By Sarah Singh, NYU Florence student
‘Black History Month Florence’ (BHMF-) is a new cultural initiative which takes place during the month of February and continues through the 4th of March. BHMF seeks to pay homage to the rich cultural history of the African Diaspora in Florence through an examination of important past events and a celebration of contemporary culture.
In addition to various cultural events that place throughout the month, visitors have the opportunity to meet special guests. Last Friday NYU students had an opportunity to share an evening with Senam Okudzeto at Il Museo Marino Marini. Okudzeto was introduced by art curator Leonardo Bigazzi, who briefly highlighted her extensive resume, speaking about her work as an artist, scholar and professor. Okudzeto has taught and displayed her pieces throughout Europe, Africa, and the United States, spending time as a guest lecturer at NYU’s Accra campus. During this informal discussion, Okudzeto spoke about one of her most celebrated art works, Portes Orange an international exhibition which was displayed as a solo piece at PS1 in New York, NY. Additionally, she discussed her popular works Capitalism and Schizophrenia : Library and Long Distance Lover.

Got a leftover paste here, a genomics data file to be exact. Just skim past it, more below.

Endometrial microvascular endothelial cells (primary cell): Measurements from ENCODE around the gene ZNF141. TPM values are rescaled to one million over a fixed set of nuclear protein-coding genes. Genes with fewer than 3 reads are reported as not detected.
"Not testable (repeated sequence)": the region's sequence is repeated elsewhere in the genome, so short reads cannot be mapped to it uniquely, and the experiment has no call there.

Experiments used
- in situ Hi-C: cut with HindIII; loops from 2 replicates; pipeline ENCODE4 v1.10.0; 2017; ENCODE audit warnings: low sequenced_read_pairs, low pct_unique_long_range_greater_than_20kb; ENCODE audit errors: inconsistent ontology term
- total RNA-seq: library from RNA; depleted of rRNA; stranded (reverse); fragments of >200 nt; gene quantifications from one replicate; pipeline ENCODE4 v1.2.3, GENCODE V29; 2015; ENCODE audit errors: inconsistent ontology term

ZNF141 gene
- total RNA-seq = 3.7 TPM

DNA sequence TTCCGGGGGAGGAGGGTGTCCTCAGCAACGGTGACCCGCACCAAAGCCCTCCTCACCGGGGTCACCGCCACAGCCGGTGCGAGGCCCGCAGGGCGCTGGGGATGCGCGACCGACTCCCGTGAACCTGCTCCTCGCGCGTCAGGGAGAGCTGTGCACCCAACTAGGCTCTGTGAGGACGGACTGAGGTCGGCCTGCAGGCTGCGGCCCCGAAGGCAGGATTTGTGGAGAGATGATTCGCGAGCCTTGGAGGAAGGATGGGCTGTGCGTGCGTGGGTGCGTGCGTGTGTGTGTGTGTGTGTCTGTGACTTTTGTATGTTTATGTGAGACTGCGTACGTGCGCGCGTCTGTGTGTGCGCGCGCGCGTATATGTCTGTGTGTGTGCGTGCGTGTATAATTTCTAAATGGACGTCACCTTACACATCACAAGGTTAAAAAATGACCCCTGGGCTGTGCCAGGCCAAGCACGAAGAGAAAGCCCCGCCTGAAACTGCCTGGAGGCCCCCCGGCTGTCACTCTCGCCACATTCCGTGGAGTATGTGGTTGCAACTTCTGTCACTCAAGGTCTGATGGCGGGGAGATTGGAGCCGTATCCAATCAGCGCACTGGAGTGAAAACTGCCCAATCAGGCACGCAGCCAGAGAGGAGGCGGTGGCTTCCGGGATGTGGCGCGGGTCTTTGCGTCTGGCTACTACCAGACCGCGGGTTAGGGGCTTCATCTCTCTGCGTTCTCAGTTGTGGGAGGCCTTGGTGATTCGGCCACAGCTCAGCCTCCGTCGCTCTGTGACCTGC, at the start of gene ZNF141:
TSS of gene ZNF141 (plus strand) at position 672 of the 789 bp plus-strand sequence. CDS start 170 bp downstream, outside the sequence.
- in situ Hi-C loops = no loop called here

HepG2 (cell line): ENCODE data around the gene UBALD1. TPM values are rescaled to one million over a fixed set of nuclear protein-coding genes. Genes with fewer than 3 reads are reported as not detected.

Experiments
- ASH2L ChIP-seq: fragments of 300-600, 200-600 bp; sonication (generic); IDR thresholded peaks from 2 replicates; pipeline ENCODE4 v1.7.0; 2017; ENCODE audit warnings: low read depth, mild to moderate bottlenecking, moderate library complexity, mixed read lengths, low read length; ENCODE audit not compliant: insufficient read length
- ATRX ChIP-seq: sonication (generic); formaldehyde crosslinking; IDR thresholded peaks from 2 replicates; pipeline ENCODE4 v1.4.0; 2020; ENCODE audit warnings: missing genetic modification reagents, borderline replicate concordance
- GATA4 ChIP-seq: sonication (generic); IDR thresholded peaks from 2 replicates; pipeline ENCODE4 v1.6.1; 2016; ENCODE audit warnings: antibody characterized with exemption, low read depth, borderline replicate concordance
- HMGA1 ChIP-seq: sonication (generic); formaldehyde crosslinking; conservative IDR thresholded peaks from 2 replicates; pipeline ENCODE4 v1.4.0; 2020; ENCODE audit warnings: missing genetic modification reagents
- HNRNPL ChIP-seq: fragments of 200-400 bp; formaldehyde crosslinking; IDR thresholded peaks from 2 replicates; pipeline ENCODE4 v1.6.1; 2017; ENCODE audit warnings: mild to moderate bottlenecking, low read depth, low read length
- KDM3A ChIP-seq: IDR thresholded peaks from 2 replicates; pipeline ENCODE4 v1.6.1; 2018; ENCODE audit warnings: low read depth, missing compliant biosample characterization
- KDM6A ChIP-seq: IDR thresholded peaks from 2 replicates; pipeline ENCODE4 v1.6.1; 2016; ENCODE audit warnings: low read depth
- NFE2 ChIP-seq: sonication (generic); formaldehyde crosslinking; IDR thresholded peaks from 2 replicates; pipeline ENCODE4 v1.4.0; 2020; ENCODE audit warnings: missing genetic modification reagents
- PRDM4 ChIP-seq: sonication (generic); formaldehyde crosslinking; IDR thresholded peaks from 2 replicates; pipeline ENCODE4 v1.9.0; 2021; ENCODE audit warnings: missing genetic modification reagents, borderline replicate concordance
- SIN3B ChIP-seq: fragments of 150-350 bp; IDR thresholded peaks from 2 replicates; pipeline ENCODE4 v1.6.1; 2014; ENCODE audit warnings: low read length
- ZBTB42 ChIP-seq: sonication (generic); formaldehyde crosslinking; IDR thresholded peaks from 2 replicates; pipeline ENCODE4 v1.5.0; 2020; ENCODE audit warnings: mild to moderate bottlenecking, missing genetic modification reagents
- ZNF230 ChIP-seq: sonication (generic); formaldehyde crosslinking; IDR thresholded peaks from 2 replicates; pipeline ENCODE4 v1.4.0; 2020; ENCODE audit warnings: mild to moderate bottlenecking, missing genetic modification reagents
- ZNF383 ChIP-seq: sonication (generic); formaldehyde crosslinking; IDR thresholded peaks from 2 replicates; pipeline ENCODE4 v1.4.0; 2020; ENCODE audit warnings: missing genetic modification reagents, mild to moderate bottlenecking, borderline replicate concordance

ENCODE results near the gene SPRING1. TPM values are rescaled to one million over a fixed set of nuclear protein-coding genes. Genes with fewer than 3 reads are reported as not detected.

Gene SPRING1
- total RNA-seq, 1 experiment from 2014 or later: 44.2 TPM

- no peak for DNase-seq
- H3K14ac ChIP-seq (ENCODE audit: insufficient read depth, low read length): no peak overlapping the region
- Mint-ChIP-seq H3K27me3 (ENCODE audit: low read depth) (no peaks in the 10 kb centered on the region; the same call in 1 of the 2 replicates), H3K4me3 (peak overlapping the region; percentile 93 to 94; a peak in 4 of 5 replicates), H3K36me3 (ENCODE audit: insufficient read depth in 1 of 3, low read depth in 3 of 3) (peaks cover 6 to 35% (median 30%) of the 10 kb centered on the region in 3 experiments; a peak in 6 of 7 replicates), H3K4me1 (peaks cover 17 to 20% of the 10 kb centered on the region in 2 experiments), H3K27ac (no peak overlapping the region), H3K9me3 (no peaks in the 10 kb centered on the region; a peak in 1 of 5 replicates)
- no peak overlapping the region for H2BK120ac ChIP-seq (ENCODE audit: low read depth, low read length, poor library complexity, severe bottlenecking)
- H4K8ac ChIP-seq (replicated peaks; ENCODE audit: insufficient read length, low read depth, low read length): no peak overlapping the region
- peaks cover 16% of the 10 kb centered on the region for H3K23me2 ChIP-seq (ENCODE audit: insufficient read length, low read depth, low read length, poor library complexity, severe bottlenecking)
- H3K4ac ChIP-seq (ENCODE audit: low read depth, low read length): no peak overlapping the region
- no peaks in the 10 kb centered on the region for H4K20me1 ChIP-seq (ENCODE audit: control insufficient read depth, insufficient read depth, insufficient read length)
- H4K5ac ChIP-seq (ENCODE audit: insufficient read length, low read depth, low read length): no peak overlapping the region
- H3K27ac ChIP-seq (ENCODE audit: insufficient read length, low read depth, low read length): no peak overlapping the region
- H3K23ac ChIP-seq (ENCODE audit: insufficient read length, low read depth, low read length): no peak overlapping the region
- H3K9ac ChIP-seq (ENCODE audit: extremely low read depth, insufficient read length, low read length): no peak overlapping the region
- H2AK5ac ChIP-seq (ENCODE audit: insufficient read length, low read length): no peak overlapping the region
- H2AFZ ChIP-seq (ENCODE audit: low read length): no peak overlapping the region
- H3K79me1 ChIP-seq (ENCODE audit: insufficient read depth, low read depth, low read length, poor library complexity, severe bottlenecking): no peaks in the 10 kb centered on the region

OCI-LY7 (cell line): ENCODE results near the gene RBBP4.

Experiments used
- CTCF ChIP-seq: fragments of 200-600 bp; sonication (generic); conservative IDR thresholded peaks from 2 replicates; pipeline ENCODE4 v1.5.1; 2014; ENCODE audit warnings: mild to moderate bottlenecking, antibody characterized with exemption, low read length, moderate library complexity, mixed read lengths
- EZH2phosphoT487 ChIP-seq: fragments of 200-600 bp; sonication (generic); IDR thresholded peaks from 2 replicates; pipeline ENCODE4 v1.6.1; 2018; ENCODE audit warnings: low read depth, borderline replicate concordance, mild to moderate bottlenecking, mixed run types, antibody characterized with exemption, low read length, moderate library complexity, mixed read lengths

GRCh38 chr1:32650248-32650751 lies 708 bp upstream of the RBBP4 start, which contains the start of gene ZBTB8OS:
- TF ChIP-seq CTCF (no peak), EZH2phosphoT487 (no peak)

Okudzeto, Senam. Portes Orange 2005-2007. PS1, New York, NY.
Okudzeto spoke about her inspiration for Portes Oranges, describing a return trip she had made to Ghana, one of the nations comprising her borderless identity. During her stay she realized that her past routine activity of strolling amongst orange vendors had since been revolutionized. The experience of walking amongst rows of women that were carefully peeling and selling oranges, which were then sold as individual units, had been replaced by oranges resting on an iron apparatus made of used machinery. These display stands were what transformed the once-familiar experience into something entirely new to Okudzeto. These women had created their own “independent feminist economy” in their monopolization of the ability to craft and utilize these iron stands. These apparatuses were physical manifestations of their livelihoods, and Okudzeto felt that the trophies of citrus treats held a significance beyond objects of display in their metaphoric representation of these women’s daily lives and method of sustenance. These stands left a lasting impression on Okudzeto and led to the creation of Portes Oranges.
View photographs from the event and keep up to date with further BHMF events here
More on Senam Okudzeto’s biography and gallery exhibitions here